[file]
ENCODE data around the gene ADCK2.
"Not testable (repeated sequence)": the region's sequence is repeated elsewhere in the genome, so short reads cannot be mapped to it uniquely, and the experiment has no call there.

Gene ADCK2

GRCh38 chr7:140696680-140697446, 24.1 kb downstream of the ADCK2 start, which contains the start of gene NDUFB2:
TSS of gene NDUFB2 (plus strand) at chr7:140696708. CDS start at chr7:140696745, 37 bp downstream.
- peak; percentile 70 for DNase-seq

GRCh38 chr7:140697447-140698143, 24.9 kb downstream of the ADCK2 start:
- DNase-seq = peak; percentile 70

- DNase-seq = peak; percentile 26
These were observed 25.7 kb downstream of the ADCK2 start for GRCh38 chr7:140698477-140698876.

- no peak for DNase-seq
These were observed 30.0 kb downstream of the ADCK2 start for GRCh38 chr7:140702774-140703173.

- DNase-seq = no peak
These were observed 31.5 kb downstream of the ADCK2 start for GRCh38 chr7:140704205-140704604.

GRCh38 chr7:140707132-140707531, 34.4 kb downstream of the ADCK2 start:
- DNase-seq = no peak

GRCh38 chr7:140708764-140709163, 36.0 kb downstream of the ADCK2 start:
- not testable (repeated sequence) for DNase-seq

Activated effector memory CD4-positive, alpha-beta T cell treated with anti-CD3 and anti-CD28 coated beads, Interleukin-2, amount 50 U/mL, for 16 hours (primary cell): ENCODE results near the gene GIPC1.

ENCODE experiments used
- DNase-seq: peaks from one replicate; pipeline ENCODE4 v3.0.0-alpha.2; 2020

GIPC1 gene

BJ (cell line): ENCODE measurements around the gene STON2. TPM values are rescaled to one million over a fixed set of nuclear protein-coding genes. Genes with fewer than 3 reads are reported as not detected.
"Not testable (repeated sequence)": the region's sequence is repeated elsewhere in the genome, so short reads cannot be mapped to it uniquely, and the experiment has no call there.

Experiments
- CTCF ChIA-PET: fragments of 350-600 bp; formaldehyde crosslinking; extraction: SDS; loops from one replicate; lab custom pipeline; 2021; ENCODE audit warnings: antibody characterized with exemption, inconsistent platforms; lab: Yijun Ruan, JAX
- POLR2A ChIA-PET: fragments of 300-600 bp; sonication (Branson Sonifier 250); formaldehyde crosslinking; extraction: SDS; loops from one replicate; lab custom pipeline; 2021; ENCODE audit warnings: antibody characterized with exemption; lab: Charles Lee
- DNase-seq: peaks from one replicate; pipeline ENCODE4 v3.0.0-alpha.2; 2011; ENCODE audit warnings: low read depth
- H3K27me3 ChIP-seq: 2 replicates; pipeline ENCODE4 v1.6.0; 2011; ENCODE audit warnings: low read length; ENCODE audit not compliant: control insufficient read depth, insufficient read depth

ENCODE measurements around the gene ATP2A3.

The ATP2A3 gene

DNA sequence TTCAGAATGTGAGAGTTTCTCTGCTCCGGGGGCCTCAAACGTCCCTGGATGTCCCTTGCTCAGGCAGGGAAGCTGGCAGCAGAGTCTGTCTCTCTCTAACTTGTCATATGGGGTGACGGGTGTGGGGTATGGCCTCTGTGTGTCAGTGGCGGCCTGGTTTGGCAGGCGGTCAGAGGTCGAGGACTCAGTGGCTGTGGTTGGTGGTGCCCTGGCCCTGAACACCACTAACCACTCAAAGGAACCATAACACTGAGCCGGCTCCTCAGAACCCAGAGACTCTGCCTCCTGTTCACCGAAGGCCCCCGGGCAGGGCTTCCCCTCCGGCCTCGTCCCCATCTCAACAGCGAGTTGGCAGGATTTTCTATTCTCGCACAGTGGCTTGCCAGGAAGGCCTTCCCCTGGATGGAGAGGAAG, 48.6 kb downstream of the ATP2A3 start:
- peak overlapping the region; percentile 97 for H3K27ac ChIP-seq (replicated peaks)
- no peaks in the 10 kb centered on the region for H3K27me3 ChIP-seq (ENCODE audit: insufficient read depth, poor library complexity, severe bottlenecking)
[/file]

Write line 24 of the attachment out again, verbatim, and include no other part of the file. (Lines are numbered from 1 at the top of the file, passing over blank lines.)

"Not testable (repeated sequence)": the region's sequence is repeated elsewhere in the genome, so short reads cannot be mapped to it uniquely, and the experiment has no call there.